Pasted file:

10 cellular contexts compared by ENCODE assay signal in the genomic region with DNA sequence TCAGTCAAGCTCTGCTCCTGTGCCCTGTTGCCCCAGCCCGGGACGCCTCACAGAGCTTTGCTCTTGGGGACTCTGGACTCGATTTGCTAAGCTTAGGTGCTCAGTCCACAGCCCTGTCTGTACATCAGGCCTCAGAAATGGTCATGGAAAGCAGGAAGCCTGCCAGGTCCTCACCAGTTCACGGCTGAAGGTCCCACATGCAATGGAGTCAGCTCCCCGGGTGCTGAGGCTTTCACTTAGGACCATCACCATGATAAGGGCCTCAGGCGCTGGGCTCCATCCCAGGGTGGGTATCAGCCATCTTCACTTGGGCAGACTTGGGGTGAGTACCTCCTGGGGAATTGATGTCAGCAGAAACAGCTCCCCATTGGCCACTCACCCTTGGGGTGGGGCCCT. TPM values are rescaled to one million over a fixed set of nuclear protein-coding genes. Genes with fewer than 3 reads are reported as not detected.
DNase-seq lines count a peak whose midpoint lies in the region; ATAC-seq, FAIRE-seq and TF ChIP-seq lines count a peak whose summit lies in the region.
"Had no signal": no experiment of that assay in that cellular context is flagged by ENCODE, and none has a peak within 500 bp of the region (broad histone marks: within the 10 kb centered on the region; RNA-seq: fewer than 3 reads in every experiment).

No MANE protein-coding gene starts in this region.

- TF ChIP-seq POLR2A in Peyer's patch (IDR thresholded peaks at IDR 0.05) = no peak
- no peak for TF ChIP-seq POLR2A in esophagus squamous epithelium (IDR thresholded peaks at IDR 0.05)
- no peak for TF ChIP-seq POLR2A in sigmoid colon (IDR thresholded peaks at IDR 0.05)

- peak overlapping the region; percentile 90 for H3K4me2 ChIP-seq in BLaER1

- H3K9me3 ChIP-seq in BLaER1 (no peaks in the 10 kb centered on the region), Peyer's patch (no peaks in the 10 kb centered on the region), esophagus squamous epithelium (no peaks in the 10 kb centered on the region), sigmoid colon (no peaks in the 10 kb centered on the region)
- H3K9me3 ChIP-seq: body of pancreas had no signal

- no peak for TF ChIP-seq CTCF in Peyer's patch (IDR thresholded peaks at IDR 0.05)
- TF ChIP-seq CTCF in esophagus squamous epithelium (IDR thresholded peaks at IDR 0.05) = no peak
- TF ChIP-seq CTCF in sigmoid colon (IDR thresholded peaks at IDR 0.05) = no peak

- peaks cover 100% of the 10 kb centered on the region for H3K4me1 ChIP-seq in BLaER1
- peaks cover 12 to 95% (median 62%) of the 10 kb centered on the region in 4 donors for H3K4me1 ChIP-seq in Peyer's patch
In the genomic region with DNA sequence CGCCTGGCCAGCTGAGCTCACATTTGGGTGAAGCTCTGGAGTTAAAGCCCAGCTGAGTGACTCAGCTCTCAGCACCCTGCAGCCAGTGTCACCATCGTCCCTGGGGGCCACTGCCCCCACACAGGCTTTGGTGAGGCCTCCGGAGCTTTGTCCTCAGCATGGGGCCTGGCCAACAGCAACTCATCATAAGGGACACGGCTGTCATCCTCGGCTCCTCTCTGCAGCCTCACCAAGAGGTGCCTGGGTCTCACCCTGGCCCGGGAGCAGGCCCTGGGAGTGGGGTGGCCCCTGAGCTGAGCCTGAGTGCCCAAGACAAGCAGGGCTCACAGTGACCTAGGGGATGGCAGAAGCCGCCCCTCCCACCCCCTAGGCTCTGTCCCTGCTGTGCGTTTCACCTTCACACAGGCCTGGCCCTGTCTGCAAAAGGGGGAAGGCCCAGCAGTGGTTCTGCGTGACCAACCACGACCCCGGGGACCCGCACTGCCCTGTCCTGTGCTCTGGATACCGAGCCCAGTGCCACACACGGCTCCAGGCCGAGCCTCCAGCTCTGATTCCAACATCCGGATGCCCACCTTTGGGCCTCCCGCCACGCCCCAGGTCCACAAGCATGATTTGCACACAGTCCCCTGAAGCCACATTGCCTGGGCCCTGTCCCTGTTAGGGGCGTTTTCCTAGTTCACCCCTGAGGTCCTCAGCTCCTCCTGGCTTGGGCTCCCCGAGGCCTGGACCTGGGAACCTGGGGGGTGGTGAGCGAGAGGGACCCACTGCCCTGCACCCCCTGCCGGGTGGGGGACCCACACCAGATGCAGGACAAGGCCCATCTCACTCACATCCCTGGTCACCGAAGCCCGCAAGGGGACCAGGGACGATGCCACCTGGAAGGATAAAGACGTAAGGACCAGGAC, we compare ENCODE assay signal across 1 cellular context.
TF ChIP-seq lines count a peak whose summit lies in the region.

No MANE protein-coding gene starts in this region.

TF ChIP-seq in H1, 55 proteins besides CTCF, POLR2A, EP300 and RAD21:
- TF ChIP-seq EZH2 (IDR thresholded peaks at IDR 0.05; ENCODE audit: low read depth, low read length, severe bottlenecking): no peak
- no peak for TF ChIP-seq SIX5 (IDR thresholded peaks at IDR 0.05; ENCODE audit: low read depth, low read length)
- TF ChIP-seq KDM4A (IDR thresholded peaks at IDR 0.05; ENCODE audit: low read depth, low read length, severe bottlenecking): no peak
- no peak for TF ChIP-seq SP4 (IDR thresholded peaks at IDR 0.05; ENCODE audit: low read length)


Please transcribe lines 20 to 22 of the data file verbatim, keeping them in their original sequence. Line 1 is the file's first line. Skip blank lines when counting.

- TF ChIP-seq EZH2 (IDR thresholded peaks at IDR 0.05; ENCODE audit: low read depth, low read length, severe bottlenecking): no peak
- no peak for TF ChIP-seq SIX5 (IDR thresholded peaks at IDR 0.05; ENCODE audit: low read depth, low read length)
- TF ChIP-seq KDM4A (IDR thresholded peaks at IDR 0.05; ENCODE audit: low read depth, low read length, severe bottlenecking): no peak